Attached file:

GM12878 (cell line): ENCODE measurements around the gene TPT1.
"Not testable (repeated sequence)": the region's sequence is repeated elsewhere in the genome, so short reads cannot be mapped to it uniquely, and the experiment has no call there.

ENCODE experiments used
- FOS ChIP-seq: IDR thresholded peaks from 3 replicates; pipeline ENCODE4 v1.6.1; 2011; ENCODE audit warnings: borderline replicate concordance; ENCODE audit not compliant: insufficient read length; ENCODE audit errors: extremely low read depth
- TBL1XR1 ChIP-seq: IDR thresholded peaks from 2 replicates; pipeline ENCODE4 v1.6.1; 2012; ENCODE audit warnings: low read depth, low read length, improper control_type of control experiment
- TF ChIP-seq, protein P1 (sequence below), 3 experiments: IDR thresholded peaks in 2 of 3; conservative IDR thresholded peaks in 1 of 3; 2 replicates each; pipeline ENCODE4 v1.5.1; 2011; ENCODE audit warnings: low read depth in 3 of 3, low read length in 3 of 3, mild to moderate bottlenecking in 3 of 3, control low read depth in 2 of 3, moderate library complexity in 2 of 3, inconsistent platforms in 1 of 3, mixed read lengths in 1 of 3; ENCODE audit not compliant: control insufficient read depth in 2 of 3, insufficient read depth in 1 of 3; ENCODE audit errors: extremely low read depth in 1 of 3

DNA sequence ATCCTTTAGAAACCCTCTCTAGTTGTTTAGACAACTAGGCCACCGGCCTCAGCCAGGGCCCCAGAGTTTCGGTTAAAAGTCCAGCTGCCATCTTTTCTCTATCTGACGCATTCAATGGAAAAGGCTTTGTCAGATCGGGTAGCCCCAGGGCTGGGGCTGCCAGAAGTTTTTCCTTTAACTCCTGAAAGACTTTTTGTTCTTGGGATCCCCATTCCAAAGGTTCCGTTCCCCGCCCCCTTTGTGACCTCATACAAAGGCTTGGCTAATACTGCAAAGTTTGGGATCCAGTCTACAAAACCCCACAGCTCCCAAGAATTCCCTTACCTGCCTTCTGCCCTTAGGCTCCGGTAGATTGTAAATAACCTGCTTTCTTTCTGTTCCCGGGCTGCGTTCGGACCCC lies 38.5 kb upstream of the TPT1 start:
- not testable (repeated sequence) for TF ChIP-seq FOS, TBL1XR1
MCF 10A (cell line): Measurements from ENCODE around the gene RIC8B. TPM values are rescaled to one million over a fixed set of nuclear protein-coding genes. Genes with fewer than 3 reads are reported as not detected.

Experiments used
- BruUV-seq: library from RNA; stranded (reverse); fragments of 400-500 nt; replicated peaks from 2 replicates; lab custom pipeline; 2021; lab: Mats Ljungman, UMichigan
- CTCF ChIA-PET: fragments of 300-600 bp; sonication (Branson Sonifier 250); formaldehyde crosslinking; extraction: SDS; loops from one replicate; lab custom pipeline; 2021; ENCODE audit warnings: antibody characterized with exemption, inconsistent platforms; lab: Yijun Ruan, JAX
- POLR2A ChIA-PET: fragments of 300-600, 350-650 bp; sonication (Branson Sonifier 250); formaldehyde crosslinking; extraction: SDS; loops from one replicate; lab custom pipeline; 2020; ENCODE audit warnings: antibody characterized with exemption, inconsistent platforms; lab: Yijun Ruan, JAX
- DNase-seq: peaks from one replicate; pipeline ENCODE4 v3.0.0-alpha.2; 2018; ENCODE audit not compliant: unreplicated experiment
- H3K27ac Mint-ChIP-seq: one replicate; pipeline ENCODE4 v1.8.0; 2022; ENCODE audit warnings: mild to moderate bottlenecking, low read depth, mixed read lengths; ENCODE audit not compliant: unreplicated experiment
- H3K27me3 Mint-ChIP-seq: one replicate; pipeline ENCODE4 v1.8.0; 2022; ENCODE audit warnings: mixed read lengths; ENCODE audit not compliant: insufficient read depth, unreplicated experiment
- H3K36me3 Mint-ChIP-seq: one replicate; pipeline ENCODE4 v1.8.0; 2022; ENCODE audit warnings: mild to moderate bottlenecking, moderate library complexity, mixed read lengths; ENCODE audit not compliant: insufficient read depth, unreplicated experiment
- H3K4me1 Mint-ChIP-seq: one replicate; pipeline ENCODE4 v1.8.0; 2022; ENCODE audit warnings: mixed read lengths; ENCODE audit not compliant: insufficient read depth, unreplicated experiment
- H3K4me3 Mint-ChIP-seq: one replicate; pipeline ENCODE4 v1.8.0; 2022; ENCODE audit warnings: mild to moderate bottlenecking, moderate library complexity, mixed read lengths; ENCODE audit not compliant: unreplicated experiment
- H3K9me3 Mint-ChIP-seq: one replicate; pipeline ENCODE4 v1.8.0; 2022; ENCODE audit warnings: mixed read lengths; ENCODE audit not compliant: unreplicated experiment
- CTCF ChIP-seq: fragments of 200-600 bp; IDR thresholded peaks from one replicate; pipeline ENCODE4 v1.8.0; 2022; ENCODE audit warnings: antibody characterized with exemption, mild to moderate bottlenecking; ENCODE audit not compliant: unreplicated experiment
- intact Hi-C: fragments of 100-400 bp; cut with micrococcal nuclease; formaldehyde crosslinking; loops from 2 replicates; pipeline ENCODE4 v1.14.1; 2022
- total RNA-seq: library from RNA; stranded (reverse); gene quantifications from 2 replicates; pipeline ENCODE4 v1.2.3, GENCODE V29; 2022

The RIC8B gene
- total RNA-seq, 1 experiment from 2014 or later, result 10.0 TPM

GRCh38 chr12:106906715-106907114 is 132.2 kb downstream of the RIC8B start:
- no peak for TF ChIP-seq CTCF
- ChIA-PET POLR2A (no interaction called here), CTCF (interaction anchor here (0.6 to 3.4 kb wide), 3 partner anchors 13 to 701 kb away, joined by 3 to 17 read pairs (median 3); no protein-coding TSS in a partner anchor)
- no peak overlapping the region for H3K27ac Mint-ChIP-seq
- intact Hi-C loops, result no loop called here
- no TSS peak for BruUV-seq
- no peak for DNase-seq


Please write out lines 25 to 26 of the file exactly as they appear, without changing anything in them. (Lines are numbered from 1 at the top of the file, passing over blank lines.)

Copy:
- total RNA-seq, 1 experiment from 2014 or later, result 10.0 TPM

GRCh38 chr12:106906715-106907114 is 132.2 kb downstream of the RIC8B start: